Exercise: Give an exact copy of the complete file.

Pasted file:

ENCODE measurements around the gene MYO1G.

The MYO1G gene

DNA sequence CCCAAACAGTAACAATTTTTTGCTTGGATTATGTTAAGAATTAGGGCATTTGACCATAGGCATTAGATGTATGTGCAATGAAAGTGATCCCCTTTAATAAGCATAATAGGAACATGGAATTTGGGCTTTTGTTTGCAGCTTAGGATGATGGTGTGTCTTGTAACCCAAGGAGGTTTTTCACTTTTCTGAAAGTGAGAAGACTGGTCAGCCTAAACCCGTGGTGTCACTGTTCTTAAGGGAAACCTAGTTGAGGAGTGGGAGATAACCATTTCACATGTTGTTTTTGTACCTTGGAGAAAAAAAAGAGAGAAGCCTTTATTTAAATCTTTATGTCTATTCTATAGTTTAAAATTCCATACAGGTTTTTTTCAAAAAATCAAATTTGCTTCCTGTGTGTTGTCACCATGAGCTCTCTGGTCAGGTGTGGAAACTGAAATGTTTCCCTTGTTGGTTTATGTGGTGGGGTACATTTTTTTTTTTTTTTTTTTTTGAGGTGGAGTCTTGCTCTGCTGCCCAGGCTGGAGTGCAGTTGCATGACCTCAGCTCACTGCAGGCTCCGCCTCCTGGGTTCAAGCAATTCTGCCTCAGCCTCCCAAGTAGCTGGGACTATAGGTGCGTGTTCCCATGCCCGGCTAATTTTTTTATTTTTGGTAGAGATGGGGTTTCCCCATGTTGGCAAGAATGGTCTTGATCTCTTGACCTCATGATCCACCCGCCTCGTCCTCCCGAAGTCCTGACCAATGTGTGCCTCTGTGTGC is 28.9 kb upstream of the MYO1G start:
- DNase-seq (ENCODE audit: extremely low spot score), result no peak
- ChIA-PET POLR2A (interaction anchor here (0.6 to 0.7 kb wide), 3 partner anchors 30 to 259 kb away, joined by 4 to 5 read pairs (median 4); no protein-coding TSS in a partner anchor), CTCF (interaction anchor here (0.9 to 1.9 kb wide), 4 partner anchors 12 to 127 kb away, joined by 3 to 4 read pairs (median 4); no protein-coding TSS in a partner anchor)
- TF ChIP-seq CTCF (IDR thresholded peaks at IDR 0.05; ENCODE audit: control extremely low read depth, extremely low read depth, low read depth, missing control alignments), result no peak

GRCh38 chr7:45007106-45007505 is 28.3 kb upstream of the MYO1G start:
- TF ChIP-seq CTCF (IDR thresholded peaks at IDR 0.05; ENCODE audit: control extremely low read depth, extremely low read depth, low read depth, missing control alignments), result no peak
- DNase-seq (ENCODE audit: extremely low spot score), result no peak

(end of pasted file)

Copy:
ENCODE measurements around the gene MYO1G.

The MYO1G gene

DNA sequence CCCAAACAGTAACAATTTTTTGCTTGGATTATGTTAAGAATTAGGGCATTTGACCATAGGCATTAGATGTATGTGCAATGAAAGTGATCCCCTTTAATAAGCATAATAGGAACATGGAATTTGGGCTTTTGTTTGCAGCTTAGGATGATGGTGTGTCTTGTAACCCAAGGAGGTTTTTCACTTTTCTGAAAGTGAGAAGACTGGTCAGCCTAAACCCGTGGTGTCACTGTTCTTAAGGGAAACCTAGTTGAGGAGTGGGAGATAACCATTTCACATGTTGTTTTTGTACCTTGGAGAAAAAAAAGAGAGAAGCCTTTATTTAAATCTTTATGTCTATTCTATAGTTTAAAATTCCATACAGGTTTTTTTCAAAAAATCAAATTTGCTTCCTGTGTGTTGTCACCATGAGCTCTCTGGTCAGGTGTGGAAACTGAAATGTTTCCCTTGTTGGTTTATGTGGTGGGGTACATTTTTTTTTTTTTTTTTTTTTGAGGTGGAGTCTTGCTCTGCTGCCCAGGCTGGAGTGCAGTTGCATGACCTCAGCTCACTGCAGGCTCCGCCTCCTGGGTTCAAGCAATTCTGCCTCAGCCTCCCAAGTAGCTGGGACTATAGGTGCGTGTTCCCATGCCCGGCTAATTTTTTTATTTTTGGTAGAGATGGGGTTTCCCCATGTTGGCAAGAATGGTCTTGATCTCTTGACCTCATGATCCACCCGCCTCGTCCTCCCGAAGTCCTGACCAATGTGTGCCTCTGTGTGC is 28.9 kb upstream of the MYO1G start:
- DNase-seq (ENCODE audit: extremely low spot score), result no peak
- ChIA-PET POLR2A (interaction anchor here (0.6 to 0.7 kb wide), 3 partner anchors 30 to 259 kb away, joined by 4 to 5 read pairs (median 4); no protein-coding TSS in a partner anchor), CTCF (interaction anchor here (0.9 to 1.9 kb wide), 4 partner anchors 12 to 127 kb away, joined by 3 to 4 read pairs (median 4); no protein-coding TSS in a partner anchor)
- TF ChIP-seq CTCF (IDR thresholded peaks at IDR 0.05; ENCODE audit: control extremely low read depth, extremely low read depth, low read depth, missing control alignments), result no peak

GRCh38 chr7:45007106-45007505 is 28.3 kb upstream of the MYO1G start:
- TF ChIP-seq CTCF (IDR thresholded peaks at IDR 0.05; ENCODE audit: control extremely low read depth, extremely low read depth, low read depth, missing control alignments), result no peak
- DNase-seq (ENCODE audit: extremely low spot score), result no peak